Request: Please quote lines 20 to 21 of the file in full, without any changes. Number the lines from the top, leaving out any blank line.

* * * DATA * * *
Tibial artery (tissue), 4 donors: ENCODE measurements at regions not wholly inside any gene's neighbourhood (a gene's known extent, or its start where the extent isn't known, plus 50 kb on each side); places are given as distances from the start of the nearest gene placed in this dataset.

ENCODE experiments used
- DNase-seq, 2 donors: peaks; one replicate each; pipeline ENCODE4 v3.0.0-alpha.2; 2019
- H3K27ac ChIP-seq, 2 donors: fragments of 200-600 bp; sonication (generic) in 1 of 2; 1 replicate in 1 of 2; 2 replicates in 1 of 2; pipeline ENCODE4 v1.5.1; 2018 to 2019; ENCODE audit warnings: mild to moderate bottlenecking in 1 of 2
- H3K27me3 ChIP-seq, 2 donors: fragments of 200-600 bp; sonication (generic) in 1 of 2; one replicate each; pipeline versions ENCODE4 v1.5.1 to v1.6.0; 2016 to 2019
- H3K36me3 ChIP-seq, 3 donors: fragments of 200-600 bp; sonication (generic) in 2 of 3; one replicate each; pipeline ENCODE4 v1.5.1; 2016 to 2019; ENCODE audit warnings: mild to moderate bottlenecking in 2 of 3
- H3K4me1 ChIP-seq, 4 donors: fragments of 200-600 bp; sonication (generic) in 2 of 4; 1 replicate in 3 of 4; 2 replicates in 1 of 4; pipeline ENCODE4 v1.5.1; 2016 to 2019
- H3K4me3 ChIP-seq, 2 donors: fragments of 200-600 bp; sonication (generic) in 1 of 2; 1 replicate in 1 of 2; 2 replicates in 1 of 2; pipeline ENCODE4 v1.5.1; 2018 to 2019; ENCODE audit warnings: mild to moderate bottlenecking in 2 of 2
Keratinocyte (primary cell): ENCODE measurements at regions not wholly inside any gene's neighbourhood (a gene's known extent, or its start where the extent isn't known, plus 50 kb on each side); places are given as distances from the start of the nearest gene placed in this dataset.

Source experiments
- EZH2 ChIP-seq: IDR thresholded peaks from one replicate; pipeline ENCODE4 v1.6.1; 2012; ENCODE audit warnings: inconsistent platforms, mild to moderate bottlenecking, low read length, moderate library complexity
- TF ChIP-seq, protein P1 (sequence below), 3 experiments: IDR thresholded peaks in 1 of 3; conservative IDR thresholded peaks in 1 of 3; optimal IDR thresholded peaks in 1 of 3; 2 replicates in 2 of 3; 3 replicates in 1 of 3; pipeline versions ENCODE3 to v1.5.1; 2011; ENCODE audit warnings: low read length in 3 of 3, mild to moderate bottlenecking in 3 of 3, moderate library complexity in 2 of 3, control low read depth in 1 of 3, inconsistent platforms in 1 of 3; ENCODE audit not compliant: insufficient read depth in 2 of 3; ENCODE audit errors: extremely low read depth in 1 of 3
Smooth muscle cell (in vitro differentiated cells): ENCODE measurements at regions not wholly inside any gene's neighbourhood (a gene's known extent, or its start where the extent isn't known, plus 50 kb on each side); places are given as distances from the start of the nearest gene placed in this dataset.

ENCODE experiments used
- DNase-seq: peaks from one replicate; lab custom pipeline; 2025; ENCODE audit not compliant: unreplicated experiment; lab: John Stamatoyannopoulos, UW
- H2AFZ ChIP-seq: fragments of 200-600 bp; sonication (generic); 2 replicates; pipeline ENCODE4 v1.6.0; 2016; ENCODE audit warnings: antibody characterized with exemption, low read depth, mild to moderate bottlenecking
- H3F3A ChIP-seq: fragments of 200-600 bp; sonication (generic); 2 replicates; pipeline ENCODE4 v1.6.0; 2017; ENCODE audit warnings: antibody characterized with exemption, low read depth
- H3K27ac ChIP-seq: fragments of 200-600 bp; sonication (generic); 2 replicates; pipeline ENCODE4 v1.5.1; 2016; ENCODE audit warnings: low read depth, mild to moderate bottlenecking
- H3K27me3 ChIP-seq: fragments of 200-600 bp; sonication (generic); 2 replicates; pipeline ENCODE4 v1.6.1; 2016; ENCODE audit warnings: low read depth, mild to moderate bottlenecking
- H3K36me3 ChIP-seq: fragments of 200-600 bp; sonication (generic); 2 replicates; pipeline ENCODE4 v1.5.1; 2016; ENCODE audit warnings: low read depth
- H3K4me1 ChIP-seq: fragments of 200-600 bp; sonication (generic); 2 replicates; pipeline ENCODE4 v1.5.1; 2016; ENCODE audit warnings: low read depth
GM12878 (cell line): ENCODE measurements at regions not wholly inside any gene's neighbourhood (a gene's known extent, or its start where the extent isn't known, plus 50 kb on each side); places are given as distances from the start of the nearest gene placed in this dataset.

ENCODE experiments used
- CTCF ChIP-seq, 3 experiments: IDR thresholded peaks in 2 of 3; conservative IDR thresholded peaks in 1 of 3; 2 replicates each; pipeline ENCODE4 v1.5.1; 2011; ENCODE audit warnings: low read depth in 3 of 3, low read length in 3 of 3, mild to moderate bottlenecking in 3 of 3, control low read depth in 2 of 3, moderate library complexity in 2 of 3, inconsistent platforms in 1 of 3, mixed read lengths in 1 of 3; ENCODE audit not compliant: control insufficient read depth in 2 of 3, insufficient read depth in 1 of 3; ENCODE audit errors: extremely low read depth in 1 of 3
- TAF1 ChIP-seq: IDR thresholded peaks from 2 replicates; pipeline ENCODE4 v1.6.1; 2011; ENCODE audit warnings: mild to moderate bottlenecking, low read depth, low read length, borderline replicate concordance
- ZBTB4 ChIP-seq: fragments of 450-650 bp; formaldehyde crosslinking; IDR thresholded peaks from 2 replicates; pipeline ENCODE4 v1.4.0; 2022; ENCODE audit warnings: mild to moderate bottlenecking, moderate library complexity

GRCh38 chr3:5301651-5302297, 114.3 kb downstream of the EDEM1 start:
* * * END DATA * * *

- H3K36me3 ChIP-seq: fragments of 200-600 bp; sonication (generic); 2 replicates; pipeline ENCODE4 v1.5.1; 2016; ENCODE audit warnings: low read depth
- H3K4me1 ChIP-seq: fragments of 200-600 bp; sonication (generic); 2 replicates; pipeline ENCODE4 v1.5.1; 2016; ENCODE audit warnings: low read depth